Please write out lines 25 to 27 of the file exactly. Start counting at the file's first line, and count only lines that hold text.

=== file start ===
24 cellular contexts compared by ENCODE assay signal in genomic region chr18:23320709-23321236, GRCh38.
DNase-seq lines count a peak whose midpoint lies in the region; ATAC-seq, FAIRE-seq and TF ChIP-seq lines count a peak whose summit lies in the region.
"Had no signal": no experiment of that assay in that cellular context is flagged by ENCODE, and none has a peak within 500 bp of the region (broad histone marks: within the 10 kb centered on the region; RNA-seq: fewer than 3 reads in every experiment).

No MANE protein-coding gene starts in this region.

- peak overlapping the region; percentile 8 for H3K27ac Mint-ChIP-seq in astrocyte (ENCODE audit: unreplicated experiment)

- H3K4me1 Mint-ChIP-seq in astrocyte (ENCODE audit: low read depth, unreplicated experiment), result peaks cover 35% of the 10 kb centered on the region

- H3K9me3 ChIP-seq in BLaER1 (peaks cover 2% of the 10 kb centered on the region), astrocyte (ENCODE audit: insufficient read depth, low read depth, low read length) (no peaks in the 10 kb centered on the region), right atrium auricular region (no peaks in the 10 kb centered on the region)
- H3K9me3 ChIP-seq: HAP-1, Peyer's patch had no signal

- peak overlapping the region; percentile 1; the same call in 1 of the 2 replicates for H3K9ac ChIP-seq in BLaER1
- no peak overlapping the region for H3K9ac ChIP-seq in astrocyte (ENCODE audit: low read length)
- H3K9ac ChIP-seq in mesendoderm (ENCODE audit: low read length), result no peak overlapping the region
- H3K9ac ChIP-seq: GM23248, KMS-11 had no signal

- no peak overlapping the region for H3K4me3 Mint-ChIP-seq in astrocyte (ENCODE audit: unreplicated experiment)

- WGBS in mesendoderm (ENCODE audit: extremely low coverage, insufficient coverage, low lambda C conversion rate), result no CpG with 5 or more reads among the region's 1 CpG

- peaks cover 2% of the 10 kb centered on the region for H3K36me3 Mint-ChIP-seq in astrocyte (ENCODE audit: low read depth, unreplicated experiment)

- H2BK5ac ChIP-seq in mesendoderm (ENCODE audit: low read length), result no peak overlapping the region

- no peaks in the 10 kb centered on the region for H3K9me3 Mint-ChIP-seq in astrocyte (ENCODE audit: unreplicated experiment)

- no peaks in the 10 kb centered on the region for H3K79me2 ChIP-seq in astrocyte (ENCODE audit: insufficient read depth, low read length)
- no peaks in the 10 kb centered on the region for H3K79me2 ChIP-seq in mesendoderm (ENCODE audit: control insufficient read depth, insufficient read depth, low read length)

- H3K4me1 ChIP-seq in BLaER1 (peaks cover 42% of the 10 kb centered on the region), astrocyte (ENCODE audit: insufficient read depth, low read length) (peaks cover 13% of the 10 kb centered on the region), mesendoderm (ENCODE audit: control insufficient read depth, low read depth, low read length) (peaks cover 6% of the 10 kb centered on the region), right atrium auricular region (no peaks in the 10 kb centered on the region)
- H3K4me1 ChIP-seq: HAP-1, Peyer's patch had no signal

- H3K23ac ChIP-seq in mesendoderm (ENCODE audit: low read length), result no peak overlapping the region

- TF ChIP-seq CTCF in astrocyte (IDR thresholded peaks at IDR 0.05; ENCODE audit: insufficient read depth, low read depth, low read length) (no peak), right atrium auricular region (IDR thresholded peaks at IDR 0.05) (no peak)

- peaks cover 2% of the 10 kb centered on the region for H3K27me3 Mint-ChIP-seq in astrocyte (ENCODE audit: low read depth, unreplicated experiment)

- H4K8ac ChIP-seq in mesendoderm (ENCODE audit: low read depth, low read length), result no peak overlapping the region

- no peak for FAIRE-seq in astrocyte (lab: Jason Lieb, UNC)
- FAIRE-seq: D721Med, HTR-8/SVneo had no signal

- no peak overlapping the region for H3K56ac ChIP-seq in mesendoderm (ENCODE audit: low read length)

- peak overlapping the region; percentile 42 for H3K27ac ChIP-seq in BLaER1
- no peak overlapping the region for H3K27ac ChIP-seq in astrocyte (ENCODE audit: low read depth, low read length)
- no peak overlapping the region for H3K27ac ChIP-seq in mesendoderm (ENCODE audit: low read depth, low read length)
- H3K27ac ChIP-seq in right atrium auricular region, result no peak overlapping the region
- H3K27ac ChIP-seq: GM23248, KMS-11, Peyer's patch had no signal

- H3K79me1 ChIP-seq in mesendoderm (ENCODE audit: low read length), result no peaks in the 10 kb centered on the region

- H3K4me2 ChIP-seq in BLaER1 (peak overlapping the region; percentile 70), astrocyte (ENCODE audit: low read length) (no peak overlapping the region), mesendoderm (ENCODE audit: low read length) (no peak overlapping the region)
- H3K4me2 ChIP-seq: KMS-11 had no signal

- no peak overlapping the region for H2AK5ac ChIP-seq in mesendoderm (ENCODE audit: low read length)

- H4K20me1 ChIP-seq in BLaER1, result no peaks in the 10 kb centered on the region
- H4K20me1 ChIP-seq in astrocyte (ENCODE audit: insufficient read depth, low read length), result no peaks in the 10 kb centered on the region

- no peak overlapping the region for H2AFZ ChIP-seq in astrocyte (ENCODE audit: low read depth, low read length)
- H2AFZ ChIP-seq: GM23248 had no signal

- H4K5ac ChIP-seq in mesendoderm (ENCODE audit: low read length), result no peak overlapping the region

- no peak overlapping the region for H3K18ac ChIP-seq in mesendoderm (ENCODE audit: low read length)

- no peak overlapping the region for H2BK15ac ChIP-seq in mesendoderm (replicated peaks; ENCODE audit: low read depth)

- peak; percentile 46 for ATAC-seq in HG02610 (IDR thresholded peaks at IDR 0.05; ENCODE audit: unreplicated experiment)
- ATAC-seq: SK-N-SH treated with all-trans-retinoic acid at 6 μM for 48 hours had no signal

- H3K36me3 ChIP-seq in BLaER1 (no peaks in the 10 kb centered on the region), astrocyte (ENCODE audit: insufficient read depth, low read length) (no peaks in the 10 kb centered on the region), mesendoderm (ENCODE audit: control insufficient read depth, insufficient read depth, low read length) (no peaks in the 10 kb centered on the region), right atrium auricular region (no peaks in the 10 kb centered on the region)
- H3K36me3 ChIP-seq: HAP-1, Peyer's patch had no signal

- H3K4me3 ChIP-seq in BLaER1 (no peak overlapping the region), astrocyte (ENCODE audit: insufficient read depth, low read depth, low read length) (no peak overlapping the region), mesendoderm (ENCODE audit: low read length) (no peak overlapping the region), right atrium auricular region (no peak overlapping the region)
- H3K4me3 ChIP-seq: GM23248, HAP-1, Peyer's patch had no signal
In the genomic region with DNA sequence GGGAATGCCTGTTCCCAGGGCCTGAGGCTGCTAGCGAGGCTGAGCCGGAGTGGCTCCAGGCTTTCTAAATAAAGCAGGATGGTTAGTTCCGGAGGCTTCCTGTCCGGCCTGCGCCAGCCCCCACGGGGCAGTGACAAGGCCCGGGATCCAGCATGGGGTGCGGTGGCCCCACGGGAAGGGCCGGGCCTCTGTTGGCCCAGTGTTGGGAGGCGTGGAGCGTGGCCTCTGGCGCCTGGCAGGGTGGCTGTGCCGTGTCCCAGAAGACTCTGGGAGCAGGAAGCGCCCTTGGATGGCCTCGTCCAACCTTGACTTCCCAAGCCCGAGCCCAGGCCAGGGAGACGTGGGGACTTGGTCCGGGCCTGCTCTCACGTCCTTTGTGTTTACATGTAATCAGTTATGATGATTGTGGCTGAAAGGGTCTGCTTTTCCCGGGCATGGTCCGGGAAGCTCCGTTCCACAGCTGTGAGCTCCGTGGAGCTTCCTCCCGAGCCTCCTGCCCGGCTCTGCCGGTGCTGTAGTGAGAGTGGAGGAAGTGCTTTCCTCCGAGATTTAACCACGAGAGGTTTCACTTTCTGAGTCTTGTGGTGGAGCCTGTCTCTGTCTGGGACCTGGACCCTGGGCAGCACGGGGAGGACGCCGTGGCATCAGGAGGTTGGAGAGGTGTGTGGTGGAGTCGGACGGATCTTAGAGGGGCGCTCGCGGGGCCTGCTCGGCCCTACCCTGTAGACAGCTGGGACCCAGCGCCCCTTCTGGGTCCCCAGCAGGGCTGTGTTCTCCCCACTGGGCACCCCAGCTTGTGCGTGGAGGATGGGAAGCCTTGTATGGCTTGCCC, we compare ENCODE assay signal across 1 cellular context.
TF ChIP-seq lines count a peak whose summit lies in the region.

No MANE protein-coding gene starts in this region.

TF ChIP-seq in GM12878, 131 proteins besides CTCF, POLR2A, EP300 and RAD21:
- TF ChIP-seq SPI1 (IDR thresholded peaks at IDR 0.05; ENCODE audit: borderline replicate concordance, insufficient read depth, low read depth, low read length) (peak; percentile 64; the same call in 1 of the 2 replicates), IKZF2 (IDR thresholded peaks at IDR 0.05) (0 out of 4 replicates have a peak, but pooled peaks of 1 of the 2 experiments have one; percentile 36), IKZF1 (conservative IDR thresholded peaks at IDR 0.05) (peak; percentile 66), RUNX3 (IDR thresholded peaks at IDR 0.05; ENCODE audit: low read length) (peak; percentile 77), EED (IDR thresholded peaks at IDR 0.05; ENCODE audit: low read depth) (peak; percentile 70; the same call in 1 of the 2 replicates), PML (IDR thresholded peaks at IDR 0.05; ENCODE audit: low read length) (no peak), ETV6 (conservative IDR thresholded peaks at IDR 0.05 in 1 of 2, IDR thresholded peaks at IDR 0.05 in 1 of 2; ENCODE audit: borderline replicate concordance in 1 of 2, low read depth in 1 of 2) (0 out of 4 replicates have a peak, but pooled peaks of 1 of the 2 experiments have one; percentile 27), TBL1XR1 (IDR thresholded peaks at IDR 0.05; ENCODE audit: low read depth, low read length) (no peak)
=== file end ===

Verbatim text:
- H4K8ac ChIP-seq in mesendoderm (ENCODE audit: low read depth, low read length), result no peak overlapping the region

- no peak for FAIRE-seq in astrocyte (lab: Jason Lieb, UNC)
- FAIRE-seq: D721Med, HTR-8/SVneo had no signal